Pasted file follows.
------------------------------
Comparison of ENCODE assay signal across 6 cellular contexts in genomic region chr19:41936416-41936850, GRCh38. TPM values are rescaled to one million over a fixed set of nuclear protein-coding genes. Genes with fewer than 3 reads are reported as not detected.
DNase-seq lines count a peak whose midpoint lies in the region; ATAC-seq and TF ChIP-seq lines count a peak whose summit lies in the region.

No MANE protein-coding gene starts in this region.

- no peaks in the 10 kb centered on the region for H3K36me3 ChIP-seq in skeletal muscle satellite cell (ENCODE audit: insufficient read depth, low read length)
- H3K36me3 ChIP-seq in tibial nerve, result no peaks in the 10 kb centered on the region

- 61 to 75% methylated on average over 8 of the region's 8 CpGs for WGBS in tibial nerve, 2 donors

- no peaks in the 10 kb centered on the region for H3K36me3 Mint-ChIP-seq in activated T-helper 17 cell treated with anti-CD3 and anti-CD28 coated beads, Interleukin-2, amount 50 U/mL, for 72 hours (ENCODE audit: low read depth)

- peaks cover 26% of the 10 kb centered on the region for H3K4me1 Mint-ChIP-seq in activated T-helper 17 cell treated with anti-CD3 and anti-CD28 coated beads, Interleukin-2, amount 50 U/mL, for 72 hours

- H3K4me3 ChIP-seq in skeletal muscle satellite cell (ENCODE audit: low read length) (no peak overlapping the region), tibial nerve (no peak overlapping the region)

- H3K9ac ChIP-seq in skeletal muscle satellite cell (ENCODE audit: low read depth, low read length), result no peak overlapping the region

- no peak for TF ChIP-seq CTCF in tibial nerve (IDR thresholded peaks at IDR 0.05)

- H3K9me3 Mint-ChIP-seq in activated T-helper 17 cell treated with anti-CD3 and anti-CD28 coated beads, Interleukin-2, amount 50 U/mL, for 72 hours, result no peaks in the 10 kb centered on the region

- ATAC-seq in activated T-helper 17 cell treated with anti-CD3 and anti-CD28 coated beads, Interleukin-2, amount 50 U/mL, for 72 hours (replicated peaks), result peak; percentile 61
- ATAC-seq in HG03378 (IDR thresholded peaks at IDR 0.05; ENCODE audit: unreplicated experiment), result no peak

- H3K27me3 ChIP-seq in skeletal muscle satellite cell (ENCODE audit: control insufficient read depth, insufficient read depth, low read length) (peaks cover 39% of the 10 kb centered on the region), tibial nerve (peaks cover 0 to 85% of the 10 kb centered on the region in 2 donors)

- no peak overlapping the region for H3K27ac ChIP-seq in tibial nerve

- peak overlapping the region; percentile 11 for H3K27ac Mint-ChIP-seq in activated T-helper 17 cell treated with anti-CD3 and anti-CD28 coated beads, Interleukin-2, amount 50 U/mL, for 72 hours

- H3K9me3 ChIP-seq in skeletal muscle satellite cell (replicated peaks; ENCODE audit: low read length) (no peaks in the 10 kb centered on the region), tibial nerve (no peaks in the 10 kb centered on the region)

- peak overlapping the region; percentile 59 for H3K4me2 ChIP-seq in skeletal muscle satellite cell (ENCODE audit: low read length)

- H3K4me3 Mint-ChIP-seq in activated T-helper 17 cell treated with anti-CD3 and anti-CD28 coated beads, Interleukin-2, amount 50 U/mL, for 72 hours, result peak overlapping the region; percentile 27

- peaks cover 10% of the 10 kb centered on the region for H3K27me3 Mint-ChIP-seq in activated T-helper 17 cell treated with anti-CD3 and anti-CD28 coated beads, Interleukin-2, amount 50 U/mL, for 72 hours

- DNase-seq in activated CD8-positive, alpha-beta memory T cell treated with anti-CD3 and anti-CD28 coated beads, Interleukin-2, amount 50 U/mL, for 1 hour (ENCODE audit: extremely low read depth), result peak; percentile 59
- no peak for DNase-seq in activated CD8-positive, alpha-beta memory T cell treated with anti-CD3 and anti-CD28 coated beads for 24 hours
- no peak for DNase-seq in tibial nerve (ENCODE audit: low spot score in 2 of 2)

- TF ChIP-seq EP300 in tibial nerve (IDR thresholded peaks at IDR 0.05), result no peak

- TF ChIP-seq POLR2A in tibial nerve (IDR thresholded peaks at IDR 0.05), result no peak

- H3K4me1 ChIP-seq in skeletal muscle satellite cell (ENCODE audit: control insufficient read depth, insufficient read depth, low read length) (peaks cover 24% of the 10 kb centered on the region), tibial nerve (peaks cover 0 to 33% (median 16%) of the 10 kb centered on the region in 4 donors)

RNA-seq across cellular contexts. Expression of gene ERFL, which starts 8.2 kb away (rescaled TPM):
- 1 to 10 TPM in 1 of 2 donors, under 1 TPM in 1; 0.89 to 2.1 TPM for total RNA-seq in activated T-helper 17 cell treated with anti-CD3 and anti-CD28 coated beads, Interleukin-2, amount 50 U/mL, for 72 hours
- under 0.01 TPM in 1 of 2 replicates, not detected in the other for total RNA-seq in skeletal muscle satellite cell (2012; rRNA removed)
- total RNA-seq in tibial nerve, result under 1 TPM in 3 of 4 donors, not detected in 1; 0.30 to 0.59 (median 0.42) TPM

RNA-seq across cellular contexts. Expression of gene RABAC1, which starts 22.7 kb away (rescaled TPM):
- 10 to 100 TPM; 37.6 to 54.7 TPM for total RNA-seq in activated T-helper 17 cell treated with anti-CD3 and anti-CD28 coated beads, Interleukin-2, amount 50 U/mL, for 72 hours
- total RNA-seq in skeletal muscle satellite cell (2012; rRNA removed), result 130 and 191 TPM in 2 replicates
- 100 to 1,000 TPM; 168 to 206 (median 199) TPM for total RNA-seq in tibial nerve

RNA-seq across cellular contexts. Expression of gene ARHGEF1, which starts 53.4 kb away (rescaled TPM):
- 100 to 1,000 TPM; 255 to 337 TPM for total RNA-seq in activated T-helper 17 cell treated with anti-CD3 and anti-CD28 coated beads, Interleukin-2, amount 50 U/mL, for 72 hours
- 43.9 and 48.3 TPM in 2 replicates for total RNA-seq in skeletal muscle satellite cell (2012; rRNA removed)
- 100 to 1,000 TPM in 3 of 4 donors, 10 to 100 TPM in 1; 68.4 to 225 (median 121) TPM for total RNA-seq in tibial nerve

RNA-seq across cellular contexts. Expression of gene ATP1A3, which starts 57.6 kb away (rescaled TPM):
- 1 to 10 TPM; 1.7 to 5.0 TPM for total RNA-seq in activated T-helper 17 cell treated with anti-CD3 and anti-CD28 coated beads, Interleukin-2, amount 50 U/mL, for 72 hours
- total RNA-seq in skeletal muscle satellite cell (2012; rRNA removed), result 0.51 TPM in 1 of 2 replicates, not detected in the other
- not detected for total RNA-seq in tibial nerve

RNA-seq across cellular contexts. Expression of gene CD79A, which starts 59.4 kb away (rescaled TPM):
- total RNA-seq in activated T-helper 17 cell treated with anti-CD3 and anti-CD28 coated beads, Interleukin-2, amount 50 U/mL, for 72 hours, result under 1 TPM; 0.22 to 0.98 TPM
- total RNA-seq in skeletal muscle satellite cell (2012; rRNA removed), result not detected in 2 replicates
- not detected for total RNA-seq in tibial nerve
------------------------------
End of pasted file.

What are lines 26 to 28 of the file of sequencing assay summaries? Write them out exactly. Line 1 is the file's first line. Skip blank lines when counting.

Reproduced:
- TF ChIP-seq POLR2A in tibial nerve (IDR thresholded peaks at IDR 0.05), result no peak

- H3K4me1 ChIP-seq in skeletal muscle satellite cell (ENCODE audit: control insufficient read depth, insufficient read depth, low read length) (peaks cover 24% of the 10 kb centered on the region), tibial nerve (peaks cover 0 to 33% (median 16%) of the 10 kb centered on the region in 4 donors)

RNA-seq across cellular contexts. Expression of gene ERFL, which starts 8.2 kb away (rescaled TPM):